Dearborn High School

Career center hosting online, in-person info sessions on Feb. 23 and March 2

Michael Berry Career Center is holding two events in the coming weeks to help students and parents explore many of the numerous career and technical education (CTE) options in Dearborn Public Schools. 

On Wednesday, Feb. 23, the district will host a virtual event highlighting all the CTE programs available at MBCC and the district’s three traditional high schools – Fordson, Dearborn High and Edsel Ford.  The online event will run from 6 to 7 p.m. on the district’s YouTube channel, Comcast channel 19, and via our Facebook page.

The program will talk about nine career areas with classes available for district high school students. The list includes automotive technology, Business Academy, construction trades, computer science, criminal justice and law, culinary arts and tourism, digital design and media, education careers and health sciences.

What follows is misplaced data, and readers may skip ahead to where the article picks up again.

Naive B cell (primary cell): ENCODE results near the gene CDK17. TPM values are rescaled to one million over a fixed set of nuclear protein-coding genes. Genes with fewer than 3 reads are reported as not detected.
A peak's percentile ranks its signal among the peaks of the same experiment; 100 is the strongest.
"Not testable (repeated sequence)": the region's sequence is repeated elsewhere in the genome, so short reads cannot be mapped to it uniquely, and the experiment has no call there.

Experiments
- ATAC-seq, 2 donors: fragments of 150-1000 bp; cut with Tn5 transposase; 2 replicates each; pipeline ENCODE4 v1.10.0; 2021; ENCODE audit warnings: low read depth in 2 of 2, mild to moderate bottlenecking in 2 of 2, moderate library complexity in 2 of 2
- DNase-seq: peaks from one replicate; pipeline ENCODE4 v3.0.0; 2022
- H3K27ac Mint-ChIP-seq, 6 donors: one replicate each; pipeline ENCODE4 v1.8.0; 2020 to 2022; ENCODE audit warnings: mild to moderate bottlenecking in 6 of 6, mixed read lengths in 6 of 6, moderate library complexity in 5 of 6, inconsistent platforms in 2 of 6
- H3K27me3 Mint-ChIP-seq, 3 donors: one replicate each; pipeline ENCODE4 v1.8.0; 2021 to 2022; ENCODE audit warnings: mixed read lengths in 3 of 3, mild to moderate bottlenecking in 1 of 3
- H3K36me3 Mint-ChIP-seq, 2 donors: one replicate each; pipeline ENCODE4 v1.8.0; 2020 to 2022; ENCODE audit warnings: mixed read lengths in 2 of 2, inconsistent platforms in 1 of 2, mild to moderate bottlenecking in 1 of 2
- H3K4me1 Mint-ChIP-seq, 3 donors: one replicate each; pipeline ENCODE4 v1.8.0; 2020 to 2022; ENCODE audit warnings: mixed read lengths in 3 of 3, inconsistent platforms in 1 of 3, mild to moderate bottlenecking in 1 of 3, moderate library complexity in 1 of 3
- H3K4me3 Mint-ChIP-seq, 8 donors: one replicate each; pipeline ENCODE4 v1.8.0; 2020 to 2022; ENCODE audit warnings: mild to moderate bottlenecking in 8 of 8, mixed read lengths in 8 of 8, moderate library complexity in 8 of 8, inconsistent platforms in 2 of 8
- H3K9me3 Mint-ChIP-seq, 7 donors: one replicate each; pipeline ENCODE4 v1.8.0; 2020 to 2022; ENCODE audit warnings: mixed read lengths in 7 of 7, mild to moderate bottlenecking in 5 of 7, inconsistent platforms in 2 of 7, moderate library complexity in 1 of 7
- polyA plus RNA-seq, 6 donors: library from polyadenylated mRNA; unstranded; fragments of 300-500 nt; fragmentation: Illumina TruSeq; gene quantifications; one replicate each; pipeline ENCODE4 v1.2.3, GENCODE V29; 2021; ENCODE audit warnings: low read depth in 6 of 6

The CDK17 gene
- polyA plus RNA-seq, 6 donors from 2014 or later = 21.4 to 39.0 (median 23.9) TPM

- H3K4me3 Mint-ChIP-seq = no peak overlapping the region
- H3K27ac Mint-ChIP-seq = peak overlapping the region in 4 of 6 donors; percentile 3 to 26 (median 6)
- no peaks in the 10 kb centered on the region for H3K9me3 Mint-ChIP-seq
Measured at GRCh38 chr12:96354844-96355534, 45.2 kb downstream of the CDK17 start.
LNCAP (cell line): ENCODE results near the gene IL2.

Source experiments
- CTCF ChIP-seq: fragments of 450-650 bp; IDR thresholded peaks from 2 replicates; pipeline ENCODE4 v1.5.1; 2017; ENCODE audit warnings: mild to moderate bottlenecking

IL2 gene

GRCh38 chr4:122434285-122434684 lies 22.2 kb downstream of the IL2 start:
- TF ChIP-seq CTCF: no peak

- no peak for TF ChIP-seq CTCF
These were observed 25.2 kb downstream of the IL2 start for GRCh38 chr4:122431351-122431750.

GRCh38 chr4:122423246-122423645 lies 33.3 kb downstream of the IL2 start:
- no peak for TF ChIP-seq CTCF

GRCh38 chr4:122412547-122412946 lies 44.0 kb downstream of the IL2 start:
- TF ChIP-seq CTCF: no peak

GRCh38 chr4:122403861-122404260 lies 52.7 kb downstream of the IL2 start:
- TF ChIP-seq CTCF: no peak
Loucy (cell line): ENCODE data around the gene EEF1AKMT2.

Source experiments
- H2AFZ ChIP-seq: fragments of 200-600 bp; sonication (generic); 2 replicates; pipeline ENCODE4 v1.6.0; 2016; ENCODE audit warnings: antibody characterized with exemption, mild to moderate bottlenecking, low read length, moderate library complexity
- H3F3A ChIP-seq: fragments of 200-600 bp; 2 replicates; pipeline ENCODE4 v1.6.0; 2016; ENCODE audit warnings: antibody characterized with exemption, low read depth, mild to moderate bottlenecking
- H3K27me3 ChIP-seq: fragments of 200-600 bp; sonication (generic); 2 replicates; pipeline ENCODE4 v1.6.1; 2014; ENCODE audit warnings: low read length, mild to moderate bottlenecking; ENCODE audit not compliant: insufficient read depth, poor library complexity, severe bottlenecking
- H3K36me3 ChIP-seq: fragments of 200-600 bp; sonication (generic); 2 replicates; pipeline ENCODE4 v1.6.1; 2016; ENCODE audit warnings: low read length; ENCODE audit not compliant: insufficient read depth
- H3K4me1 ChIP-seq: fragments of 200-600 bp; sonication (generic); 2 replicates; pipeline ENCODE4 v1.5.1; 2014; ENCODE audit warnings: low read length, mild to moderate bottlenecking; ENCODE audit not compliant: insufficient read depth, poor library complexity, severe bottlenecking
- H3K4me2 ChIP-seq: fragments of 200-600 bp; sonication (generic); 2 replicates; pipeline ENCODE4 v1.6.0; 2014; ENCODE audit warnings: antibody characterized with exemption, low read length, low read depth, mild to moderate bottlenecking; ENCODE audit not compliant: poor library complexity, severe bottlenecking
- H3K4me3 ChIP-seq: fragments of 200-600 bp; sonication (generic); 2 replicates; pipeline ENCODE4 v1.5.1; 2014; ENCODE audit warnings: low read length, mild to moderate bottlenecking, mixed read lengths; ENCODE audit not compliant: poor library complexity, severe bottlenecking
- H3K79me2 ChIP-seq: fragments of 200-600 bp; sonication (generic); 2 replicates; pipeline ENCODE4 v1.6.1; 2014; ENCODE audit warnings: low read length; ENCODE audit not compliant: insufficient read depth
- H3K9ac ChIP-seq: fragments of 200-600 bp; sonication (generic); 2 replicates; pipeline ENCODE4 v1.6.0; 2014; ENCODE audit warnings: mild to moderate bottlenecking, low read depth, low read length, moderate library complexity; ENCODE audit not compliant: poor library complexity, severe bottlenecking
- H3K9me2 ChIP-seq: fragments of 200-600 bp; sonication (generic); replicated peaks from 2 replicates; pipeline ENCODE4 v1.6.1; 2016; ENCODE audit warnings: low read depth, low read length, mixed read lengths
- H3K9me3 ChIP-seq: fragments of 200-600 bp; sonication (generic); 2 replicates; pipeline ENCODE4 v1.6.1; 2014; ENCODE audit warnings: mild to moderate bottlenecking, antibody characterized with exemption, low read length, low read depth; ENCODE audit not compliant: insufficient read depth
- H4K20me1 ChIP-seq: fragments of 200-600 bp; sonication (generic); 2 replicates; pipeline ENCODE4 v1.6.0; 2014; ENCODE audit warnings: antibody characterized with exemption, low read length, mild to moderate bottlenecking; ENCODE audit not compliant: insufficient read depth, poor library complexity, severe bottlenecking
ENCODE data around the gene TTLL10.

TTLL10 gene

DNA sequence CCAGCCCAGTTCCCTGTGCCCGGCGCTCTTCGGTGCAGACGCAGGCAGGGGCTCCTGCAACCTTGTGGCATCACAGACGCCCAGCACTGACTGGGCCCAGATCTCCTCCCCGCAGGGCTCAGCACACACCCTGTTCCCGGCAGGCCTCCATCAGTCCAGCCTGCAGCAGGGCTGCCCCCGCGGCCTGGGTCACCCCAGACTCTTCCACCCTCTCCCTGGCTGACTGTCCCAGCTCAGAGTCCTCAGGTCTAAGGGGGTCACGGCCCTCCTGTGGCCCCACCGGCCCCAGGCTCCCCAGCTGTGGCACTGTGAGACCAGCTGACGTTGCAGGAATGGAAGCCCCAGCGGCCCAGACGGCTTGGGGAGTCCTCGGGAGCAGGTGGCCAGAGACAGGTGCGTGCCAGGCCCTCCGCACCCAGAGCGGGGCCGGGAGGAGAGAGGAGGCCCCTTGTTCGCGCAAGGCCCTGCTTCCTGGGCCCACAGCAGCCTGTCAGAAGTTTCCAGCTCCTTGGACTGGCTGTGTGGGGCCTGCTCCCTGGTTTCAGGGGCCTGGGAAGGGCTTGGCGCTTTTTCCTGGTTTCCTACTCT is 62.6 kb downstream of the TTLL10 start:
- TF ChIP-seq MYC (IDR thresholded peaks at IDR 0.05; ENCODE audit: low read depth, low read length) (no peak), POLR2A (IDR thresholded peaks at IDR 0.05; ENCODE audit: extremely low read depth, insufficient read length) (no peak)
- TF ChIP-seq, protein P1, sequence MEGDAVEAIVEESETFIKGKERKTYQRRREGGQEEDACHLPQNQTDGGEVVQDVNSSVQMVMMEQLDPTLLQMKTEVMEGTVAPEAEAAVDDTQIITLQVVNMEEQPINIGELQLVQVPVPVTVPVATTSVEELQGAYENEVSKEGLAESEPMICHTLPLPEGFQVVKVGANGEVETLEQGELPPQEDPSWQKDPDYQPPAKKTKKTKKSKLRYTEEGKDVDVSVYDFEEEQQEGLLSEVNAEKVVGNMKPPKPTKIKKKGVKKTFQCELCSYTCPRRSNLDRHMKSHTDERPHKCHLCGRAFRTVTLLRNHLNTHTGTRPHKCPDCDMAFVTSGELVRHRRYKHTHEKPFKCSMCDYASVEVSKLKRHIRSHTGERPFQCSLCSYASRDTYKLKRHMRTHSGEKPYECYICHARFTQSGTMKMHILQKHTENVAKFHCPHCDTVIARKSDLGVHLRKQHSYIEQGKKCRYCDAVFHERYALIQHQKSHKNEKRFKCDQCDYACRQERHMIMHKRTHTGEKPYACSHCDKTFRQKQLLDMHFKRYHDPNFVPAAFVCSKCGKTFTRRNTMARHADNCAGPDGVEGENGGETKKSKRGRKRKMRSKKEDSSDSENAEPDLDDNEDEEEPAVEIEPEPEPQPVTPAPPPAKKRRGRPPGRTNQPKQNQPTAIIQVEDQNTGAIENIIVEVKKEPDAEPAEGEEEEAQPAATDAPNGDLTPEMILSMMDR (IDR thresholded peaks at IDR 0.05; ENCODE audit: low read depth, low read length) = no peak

The online event will be followed on Wednesday, March 2, by a live open house at the Michael Berry Career Center, 22586 Ann Arbor Trail, Dearborn Heights. Parents and prospective students can stop by the campus from 6 to 7:30 p.m. to meet staff and students; view equipment, materials and sample student projects; learn about college credit for CTE classes; visit with local employers to hear about job opportunities; and tour the facility and learn about career programs.

Parents can learn more about the district’s career and technical education program by visiting the MBCC website. Michael Berry Career Center is a partial day program.  Students in grades 10-12, take core classes like math and English Language Arts at their home high school and then are bused to MBCC for either morning or afternoon sessions in career and technical areas.  

Career classes still include traditional vo-tech areas like auto shop, but today’s CTE also allows students to explore white collar jobs such as computer programming, teaching, marketing and much more.

“I love helping students find a career that really interests them,” said John Bayerl, who oversees the district’s career and technical programs. “Finding something they are passionate about can change a student’s entire perspective about school and make them a more excited learner in all their classes.”